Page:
Flipped versus traditional classroom information literacy sessions: Student perceptions and cognitions
Teaching effectively with limited classroom time is a challenge for information literacy teachers. In the flipped classroom (FC) teaching model, information transmission teaching is delivered outside of class, freeing up class time for learning activities. I adopted the FC model in sessions that were previously taught using a traditional classroom (TC) model. The aim of this paper is to evaluate the FC model's relative impact on (1) student perceptions of usefulness and quality, and (2) student cognitions about the IL sessions. Responses to evaluation forms from the TC model (N = 65), were compared to those from FC model (N = 78). Students judged usefulness and quality on two 4-point rating scales. Student cognitions were elicited with an open-ended question asking for suggestions for improvement and other comments. Responses to the latter were coded by an assistant blind to the conditions. Ratings were near ceiling and similar for both conditions. Responses to the open-ended question revealed interesting trends. Students in the FC condition provided wordier comments, were more concerned with what they themselves did and could do, and with the subject matter of the session. Students in the TC condition were more concerned with how information was presented to them. Results indicate that the FC teaching model is a viable alternative for IL sessions, and that it may encourage students to engage more with IL and their own learning process.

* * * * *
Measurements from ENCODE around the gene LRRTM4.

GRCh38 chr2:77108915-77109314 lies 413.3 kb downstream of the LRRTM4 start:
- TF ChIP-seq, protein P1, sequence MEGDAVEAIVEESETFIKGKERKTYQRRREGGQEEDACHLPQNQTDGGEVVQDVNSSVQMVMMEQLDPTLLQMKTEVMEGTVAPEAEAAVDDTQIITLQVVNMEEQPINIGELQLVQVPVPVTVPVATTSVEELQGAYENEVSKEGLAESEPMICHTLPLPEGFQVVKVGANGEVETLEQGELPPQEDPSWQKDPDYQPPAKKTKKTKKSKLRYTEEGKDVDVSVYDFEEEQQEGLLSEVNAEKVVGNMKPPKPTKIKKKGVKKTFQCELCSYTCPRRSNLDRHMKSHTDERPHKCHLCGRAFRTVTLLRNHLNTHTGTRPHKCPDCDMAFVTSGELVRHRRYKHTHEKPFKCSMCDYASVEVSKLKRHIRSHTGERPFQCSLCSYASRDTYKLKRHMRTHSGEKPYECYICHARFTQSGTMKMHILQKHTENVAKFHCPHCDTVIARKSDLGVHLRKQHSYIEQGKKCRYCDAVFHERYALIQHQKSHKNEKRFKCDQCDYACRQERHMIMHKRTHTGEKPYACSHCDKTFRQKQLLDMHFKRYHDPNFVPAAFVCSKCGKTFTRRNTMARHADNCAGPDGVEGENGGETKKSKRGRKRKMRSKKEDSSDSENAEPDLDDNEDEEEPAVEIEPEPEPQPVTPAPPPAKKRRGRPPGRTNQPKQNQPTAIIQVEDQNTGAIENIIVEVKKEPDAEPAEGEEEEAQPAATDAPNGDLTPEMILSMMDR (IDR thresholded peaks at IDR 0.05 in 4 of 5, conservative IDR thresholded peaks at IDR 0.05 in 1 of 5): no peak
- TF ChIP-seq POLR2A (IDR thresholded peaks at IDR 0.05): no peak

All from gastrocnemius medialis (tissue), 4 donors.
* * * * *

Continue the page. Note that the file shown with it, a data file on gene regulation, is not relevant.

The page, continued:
Published version. Source at http://dx.doi.org/10.15845/noril.v8i1.260